Lyme Disease

Lyme disease is a bacterial infection. The infection is spread from the bite of an infected deer tick.

  • Causes

    Lyme disease is caused by bacteria found in some deer ticks. An infected tick passes Lyme disease to humans through its bite.

    If untreated, the bacteria can pass into the blood. The blood will carry it through the body. The bacteria may then settle in various body tissues. The spread of the infection can cause a number of symptoms, ranging from mild to severe.

  • Definition

    Lyme disease is a bacterial infection. The infection is spread from the bite of an infected deer tick.

  • Diagnosis

    A doctor may be able to diagnose Lyme disease based on your symptoms and the history of a tick bite.

    After four weeks of Lyme disease, your body may create antibodies against
    the infection. Your doctor may look for these antibodies with a blood test. The blood test cannot confirm or rule out Lyme disease. Instead, the results of the blood test will be used in combination with your symptoms and personal history to make a diagnosis.

  • Prevention

    Try the following to help prevent Lyme disease:

  • Risk Factors

    Factors that increase your risk of Lyme disease include:


    • Living in the northeastern, northwestern, mid-Atlantic, or upper north-central regions of the United States and northwestern California

      • Peak tick season in the northeast is April through September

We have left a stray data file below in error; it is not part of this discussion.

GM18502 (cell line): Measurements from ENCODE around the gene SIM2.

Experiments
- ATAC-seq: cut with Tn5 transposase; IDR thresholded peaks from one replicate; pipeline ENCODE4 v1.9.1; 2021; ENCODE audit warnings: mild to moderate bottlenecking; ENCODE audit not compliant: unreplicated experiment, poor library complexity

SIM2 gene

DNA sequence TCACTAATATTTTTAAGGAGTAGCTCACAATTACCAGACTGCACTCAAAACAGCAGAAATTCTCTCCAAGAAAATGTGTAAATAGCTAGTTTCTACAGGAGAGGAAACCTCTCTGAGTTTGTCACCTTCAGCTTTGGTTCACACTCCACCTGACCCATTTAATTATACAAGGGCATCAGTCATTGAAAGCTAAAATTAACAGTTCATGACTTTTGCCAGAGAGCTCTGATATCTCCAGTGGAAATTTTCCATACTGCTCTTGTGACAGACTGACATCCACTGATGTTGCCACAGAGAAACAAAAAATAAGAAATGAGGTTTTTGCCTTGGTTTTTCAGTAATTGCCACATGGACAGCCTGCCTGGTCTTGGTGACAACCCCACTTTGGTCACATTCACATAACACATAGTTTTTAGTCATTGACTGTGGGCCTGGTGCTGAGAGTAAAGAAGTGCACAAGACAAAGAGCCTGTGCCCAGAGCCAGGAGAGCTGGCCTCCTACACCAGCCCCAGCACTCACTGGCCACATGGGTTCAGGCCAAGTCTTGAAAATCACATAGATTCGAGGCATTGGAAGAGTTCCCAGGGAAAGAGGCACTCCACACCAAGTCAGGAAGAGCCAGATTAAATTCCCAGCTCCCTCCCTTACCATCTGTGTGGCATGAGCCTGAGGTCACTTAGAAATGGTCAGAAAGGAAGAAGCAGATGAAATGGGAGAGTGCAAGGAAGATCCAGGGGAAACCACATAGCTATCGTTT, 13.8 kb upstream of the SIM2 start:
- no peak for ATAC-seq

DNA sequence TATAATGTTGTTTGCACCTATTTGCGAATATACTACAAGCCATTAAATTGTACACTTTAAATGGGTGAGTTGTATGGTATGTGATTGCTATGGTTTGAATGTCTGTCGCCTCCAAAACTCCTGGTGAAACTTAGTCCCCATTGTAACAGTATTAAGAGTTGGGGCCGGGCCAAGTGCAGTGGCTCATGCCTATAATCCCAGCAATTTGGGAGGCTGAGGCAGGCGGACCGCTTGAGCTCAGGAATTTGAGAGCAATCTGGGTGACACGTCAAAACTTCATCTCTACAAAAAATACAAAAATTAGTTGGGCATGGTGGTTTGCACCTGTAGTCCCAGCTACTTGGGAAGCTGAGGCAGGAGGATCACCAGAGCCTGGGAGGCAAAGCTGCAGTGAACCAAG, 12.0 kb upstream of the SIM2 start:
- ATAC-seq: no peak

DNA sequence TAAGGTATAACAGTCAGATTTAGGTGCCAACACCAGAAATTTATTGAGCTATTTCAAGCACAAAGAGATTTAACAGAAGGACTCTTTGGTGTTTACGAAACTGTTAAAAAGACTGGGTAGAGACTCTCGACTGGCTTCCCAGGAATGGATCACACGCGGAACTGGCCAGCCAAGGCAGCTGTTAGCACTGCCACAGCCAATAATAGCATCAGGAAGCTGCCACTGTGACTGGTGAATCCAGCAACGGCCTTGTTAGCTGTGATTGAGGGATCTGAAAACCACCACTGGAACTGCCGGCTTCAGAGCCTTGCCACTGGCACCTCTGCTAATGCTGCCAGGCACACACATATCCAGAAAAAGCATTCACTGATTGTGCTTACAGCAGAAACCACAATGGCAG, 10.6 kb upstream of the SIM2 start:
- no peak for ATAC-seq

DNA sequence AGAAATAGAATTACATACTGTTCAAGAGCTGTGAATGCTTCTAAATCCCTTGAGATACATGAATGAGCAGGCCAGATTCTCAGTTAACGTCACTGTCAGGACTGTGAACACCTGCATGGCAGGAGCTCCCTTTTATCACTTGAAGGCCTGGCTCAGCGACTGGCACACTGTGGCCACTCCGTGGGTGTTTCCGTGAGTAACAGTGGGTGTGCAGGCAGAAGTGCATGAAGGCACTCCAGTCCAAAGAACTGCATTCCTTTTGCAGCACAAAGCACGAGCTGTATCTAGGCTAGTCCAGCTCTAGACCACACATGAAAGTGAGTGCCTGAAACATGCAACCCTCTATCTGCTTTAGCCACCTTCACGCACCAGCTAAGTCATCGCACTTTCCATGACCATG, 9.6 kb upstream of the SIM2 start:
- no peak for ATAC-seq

• Outdoor activities, such as hiking, camping, and gardening in areas/seasons with deer ticks
    • Living near or going to wooded, grassy areas
    • Working outdoors such as surveying, landscaping, forestry, gardening, and utility company service work

  • Symptoms

    The symptoms of Lyme disease will be different in each person. They can also range from mild to severe.

    The first sign may be a red rash. The rash starts as a small red spot at the site of the tick bite. It will then spread over the next few days or weeks to form a circular or oval-shaped rash. Sometimes the rash resembles a bull's eye with a red ring around a clear area with a red center. The rash may cover a small dime-sized area or a wide area of the body.

    Lyme Disease Rash
    IMAGE
    This is an example of a Lyme disease rash shaped like a bull's eye. It may not always be this shape, nor will a rash always appear.
    Copyright © Nucleus Medical Media, Inc.

  • Treatment

    Lyme disease responds well to antibiotics. These medications can kill bacteria. Antibiotics used most often include:

    • Doxycycline—cannot be used in women who are pregnant or children under 8 years of age
    • Amoxicillin—can be used in women who are pregnant or children under 8 years of age
    • Cefuroxime

    The length of your antibiotic treatment will depend on your condition. You may need to take them for 10 days to 3 weeks or more. You may be given the antibiotics by mouth or by injection.

    To relieve pain from chronic arthritis you doctor may recommend:


    • Nonsteroidal anti-inflammatory drugs (NSAIDs)

      • Ibuprofen
        (Advil, Genpril, Medipren, Motrin, Nuprin, Rufen)
      • Naproxen sodium
        (Aleve, Anaprox, Naprosyn)
    • Steroid injection directly into the joint